Illustrators Tishk Barzanji and Charlotte Edey discuss isolation
- Bryony Stone
- 10 October 2017
Back in spring, we first featured the work of Tishk Barzanji, who revealed that his pastel-hued interiors spoke of an underlying anxiety. This month the Iraq-born visual artist is set to take over Hackney venue Palm Vaults alongside illustrator Charlotte Edey for Quiet Utopia, a joint show which, using Tishk’s signature surrealism, will explore “the importance of introspection” through large scale digital works, illustrations and woven tapestries. We caught up with the pair in the lead up to the show’s launch to talk about the ways in which introspection and isolation can be a useful part of the creative process in a world where we are never not connected.
Your upcoming show focuses on introspection and escapism. Where did that theme grow from?
Charlotte: I had been researching private chapels for my latest work and found the idea of a contemporary sanctuary intriguing. There is an intimate importance in the meditative spaces we build for introspection in a world of 24-hour connectivity, even if it’s just putting your phone on airplane mode. Tishk and I often talked about the crossing paths of our themes and decided that the most unifying one was that of introspection.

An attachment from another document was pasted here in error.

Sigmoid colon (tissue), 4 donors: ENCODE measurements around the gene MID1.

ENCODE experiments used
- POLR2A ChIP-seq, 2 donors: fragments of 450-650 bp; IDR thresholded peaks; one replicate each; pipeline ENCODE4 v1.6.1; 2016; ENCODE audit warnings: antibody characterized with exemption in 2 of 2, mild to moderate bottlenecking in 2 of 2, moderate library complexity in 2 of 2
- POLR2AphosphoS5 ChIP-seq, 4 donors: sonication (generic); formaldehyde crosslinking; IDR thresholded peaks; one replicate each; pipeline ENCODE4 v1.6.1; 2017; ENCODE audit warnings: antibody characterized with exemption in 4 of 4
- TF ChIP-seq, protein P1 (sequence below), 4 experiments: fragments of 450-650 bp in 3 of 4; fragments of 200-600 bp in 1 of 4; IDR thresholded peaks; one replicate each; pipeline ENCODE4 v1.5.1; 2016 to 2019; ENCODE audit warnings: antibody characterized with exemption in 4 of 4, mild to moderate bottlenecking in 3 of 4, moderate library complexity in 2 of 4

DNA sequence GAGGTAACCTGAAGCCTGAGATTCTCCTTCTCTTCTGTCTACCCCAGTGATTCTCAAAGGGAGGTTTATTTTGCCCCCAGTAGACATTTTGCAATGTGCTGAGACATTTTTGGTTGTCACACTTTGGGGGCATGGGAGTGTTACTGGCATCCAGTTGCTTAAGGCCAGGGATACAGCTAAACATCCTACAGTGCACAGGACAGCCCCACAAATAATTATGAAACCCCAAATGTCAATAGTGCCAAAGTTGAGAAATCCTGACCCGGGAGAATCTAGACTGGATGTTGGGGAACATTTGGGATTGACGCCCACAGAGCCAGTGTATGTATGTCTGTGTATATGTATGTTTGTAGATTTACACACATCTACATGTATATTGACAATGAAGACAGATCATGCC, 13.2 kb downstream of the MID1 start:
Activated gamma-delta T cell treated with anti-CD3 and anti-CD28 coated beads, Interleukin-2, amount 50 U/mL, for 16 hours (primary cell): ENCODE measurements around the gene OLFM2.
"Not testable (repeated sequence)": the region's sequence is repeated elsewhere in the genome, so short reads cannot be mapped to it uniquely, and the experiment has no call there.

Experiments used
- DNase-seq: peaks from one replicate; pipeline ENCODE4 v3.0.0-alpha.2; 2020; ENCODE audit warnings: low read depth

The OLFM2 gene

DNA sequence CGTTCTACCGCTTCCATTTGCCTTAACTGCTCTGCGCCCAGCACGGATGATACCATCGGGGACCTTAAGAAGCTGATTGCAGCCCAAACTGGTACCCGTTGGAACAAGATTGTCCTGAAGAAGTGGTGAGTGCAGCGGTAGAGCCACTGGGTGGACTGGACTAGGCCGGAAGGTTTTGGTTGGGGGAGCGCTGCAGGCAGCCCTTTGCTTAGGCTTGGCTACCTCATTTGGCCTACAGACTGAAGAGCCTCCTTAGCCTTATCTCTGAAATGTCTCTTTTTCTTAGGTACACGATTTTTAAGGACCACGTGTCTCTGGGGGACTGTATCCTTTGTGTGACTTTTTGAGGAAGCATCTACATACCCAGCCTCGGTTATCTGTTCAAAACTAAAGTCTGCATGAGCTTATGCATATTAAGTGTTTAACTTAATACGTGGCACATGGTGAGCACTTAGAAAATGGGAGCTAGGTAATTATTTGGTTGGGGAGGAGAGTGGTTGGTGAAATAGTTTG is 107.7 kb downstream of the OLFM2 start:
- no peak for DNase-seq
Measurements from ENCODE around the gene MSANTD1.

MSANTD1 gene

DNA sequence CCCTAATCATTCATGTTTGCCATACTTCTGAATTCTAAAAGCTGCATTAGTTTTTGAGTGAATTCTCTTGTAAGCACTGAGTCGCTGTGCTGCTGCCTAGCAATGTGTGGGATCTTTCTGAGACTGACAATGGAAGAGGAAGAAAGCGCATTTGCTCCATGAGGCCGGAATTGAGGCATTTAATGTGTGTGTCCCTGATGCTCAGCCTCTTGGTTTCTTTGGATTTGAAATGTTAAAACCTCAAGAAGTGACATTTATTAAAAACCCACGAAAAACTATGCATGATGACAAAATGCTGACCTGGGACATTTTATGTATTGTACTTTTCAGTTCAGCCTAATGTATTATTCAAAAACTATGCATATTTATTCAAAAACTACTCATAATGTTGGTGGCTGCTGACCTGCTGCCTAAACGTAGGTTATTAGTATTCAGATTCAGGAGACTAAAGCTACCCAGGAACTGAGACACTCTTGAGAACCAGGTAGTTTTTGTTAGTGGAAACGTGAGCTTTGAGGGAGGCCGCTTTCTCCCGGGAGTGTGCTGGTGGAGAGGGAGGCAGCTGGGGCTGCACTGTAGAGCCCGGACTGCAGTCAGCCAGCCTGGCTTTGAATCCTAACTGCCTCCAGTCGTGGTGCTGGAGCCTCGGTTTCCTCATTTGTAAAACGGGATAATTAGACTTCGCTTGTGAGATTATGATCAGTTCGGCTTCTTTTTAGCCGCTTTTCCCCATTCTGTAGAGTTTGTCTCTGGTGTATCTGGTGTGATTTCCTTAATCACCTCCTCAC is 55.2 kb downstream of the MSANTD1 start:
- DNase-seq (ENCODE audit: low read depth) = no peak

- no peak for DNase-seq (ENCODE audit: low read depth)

Tishk: Since I began making work, I would visit places alone to examine how people use space. The change in their patterns throughout the day and how the architecture shaped the way people move through it is a big influence for me. Mediterranean modernist architecture is a shared influence in our work, and the reason for that is exploring how people use spaces for pleasure or escapism.
Tell us about your own experiences of isolation.
Charlotte: One of the reasons we decided to put on this show was to look at two different experiences of isolation. Personally, I really enjoy being alone. Having time to just space out is rare, revealing and underrated.
Tishk: Conversely, my experience of isolation came from a negative place. When my anxiety was strong, I spent many months indoors, detached with society. I couldn’t bear busy places, and my imagination became my escapism. I imagined a door, that would take me to another place, a quiet calm place where my mind was clear. Doors and stairs feature in my work for this reason.
How have those periods of isolation affected your creative practise?
Charlotte: I think you kind of get used to being isolated; having to allocate time or cancel plans in order to create. It’s hard to be imaginative if you’re distracted. There’s something about being home alone at your worst that I find useful when you’re creating something honest.
Tishk: The times I was feeling isolated is what pushed me to create something. Being alone focused my mind on the issues I wanted to address in life. I agree with Charlotte that, when I’ve been in my own company, I am more productive. Taking time out on your own, exploring ideas in your own time and space is very important.